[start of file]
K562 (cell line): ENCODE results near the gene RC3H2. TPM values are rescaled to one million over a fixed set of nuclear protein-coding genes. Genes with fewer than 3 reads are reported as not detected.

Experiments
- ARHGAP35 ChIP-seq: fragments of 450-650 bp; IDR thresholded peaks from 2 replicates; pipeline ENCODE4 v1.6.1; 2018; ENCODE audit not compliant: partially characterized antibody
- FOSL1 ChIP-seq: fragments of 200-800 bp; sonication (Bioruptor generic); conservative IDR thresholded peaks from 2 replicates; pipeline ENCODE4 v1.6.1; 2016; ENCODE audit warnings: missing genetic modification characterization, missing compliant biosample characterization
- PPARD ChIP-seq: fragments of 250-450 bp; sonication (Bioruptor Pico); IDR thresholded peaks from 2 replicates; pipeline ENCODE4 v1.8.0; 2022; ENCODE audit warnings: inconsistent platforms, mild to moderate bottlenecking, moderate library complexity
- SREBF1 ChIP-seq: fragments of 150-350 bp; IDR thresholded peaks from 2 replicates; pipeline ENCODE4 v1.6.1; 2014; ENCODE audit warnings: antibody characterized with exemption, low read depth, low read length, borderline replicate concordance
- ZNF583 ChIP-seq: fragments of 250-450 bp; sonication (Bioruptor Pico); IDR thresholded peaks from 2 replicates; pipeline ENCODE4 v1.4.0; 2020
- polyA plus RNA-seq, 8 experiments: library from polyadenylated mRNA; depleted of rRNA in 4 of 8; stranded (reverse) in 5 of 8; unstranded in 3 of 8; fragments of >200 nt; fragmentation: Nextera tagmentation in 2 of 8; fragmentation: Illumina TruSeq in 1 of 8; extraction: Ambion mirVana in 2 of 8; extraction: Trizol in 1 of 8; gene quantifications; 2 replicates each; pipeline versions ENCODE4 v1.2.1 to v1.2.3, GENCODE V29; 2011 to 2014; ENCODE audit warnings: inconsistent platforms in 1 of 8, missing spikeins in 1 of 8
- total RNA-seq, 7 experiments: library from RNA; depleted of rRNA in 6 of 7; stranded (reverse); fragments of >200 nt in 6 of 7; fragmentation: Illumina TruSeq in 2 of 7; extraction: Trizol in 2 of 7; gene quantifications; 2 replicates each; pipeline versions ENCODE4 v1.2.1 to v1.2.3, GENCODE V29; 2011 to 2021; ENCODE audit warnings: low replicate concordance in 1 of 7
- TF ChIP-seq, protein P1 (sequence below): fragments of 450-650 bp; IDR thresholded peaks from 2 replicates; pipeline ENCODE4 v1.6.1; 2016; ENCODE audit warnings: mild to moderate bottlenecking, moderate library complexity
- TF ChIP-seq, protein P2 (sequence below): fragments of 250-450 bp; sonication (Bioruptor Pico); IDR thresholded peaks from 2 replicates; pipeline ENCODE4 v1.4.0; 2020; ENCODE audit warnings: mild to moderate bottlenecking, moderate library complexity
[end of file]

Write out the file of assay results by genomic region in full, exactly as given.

K562 (cell line): ENCODE results near the gene RC3H2. TPM values are rescaled to one million over a fixed set of nuclear protein-coding genes. Genes with fewer than 3 reads are reported as not detected.

Experiments
- ARHGAP35 ChIP-seq: fragments of 450-650 bp; IDR thresholded peaks from 2 replicates; pipeline ENCODE4 v1.6.1; 2018; ENCODE audit not compliant: partially characterized antibody
- FOSL1 ChIP-seq: fragments of 200-800 bp; sonication (Bioruptor generic); conservative IDR thresholded peaks from 2 replicates; pipeline ENCODE4 v1.6.1; 2016; ENCODE audit warnings: missing genetic modification characterization, missing compliant biosample characterization
- PPARD ChIP-seq: fragments of 250-450 bp; sonication (Bioruptor Pico); IDR thresholded peaks from 2 replicates; pipeline ENCODE4 v1.8.0; 2022; ENCODE audit warnings: inconsistent platforms, mild to moderate bottlenecking, moderate library complexity
- SREBF1 ChIP-seq: fragments of 150-350 bp; IDR thresholded peaks from 2 replicates; pipeline ENCODE4 v1.6.1; 2014; ENCODE audit warnings: antibody characterized with exemption, low read depth, low read length, borderline replicate concordance
- ZNF583 ChIP-seq: fragments of 250-450 bp; sonication (Bioruptor Pico); IDR thresholded peaks from 2 replicates; pipeline ENCODE4 v1.4.0; 2020
- polyA plus RNA-seq, 8 experiments: library from polyadenylated mRNA; depleted of rRNA in 4 of 8; stranded (reverse) in 5 of 8; unstranded in 3 of 8; fragments of >200 nt; fragmentation: Nextera tagmentation in 2 of 8; fragmentation: Illumina TruSeq in 1 of 8; extraction: Ambion mirVana in 2 of 8; extraction: Trizol in 1 of 8; gene quantifications; 2 replicates each; pipeline versions ENCODE4 v1.2.1 to v1.2.3, GENCODE V29; 2011 to 2014; ENCODE audit warnings: inconsistent platforms in 1 of 8, missing spikeins in 1 of 8
- total RNA-seq, 7 experiments: library from RNA; depleted of rRNA in 6 of 7; stranded (reverse); fragments of >200 nt in 6 of 7; fragmentation: Illumina TruSeq in 2 of 7; extraction: Trizol in 2 of 7; gene quantifications; 2 replicates each; pipeline versions ENCODE4 v1.2.1 to v1.2.3, GENCODE V29; 2011 to 2021; ENCODE audit warnings: low replicate concordance in 1 of 7
- TF ChIP-seq, protein P1 (sequence below): fragments of 450-650 bp; IDR thresholded peaks from 2 replicates; pipeline ENCODE4 v1.6.1; 2016; ENCODE audit warnings: mild to moderate bottlenecking, moderate library complexity
- TF ChIP-seq, protein P2 (sequence below): fragments of 250-450 bp; sonication (Bioruptor Pico); IDR thresholded peaks from 2 replicates; pipeline ENCODE4 v1.4.0; 2020; ENCODE audit warnings: mild to moderate bottlenecking, moderate library complexity